WASHINGTON – With the Washington Capitals down three goals about midway through the third period against a Dallas Stars team that had outworked the Capitals for the vast majority of the game, Capitals forward Matt Hendricks tried to give his squad a lift by dropping the gloves against Dallas’ Jake Dowell.
The lone burst of energy out of the Capitals (9-4-0, 18 points) in the lackluster third period did nothing to lift the team against the Stars, owners of the most points in the NHL (11-3-0, 22 points), as Dallas defeated Washington, 5-2, in front of an announced 18,506 at Verizon Center.
The Capitals entered the third period tied at two with goals coming from forward Alexander Semin and defenseman John Carlson, but came unglued in the third period. Washington’s deficiencies throughout the first two periods – which included losing one-on-one battles, struggling with the Stars’ speed and defensive breakdowns – were not fixed and the scoreboard then began to reflect the stark difference in play between the two squads.
Dallas scored three goals in the first 8:05 of the third period, starting with a goal by forward Adam Burish on a power play that had 24 seconds of carry-over time from the previous frame. The next two goals were scored by forward Jamie Benn (who also had two assists) on the power play and forward Eric Nystrom.
“It befuddles you because this group can be so good and so complete and then we come out and play an incomplete game,” Capitals forward Mike Knuble said. “Bottom line, we turned it into a 20-minute game – again. We’re in a good spot at home and we’re outclassed in the third.”
Dallas used their speed and quickness to dictate the pace of play from the opening face-off. The Capitals failed to win one-on-one battles and their energy level wasn’t at the necessary level to keep up with the speedy Stars throughout the full 60 minutes.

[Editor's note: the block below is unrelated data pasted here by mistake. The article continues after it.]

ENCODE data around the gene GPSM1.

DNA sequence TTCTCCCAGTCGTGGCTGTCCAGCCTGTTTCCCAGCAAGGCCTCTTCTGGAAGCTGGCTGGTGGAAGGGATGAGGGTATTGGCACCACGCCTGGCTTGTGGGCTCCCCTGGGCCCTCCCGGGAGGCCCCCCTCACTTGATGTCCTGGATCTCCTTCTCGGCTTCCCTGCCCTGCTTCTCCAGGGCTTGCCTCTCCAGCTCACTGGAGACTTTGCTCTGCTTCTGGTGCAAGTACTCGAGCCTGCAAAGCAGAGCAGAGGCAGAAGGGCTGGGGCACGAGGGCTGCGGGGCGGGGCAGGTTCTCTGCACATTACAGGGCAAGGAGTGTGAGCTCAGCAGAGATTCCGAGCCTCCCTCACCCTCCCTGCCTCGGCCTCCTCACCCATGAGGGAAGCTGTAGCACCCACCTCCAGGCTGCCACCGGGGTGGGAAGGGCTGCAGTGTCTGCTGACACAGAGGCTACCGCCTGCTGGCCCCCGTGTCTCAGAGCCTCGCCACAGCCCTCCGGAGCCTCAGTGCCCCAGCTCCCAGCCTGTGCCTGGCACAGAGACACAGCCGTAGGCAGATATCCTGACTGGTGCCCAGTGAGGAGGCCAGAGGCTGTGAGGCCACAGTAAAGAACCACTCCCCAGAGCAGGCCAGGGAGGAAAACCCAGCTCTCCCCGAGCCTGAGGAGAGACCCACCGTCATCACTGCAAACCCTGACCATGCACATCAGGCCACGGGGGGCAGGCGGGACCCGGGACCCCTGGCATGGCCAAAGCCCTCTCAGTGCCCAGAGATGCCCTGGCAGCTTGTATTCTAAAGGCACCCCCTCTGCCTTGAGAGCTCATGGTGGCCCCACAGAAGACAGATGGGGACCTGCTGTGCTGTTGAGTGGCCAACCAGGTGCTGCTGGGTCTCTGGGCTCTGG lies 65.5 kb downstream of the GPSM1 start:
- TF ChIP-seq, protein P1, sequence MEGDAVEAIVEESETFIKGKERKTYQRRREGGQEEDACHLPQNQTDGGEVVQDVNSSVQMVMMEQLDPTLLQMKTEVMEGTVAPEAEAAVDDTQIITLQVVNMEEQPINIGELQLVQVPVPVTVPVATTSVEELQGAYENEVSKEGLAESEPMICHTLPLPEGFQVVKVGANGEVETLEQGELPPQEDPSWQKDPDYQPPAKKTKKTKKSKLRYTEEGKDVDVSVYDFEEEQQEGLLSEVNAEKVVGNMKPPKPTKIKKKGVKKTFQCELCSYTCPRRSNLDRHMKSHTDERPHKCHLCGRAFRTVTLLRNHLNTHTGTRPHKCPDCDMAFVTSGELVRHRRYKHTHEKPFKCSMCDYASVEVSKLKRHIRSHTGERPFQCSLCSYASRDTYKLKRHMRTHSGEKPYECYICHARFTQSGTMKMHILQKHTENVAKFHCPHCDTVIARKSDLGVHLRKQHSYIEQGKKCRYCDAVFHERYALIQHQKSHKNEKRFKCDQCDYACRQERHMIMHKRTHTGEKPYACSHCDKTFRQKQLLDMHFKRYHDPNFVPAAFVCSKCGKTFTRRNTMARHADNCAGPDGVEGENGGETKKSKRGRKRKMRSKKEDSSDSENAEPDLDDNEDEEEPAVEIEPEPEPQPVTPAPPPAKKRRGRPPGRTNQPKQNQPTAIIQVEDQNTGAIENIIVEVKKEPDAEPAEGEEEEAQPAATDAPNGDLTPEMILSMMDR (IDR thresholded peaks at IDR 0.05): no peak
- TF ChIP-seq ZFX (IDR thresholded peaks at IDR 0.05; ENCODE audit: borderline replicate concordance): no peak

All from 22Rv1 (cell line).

“We were fortunate to be tied at the end of two, I thought,” Capitals head coach Bruce Boudreau said. “We talked about playing one good period in the third period. In the first 15 seconds or 20 seconds, they score a goal. We were talking about we lost a lot of battles. The last two third periods of the last two games, the compete level wasn’t as great as we’d like it to be.”
Boudreau felt that the first and second goals – both scored by forward Michael Ryder – were the direct result of being outworked in the defensive end.
“The second goal was definitely d-zone coverage and losing battles. But the first goal, it was the same thing,” Boudreau said. “It was getting knocked off the puck by other guys and we have to get stronger in that department and we have to start winning those battles.
“You can look at when we were winning the first seven games, we were winning all these battles. And we’ve lost four out of six. For three of them, it’s because you’re losing the battles.”
For the Stars’ part, the one-on-one battles that they won combined with the speed and quickness they displayed throughout the cast was too much for the Capitals to handle in their own end. The Stars pumped 36 shots on Capitals goalie Michal Neuvirth, creating scoring chances through the use of a lot of quick and crisp passing.
“I thought they moved the puck well and they skated really well, but we didn’t slow them down at all,” Capitals defenseman Dennis Wideman said. “We didn’t really get too physical, we didn’t take away passes, we didn’t close it up in the neutral zone and we allowed them to come through with all that speed and that makes it tough.”
The Capitals, overwhelmed by the Stars’ speed and outworked by the Stars throughout, were left with Hendricks’ brief fight with Dowell as one of the lone bursts of energy in the third period.
“If he can’t get us a boost with scoring a goal or getting a hit, then he gets involved physically or gets involved any way he can,” Wideman said of Hendricks. “We needed to be playing a lot better than that before that, but it was good to see him get in there.”